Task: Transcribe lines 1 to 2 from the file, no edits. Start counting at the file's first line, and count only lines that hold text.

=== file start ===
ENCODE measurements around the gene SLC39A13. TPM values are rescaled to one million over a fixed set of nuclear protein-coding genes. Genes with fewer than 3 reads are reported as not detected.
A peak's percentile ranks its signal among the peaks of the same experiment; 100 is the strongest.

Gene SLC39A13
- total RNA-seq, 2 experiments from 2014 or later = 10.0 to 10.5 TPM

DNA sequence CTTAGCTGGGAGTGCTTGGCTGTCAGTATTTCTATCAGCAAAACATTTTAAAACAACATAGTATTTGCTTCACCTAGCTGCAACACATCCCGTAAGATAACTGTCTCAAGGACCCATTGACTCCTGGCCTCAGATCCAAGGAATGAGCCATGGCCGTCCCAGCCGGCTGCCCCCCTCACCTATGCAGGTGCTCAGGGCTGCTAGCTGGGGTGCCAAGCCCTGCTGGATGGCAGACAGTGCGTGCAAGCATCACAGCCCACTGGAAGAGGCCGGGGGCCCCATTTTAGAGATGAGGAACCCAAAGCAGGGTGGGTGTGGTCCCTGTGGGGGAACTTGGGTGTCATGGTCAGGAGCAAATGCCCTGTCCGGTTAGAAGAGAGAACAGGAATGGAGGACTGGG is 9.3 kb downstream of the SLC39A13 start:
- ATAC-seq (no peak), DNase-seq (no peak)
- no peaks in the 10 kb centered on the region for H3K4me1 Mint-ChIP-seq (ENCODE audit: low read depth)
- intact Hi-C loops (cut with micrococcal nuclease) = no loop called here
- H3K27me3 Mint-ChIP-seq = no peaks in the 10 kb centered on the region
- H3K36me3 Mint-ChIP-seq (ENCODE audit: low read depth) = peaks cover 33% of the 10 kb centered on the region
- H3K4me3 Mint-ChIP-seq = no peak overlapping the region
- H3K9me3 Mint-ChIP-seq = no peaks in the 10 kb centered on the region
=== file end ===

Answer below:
ENCODE measurements around the gene SLC39A13. TPM values are rescaled to one million over a fixed set of nuclear protein-coding genes. Genes with fewer than 3 reads are reported as not detected.
A peak's percentile ranks its signal among the peaks of the same experiment; 100 is the strongest.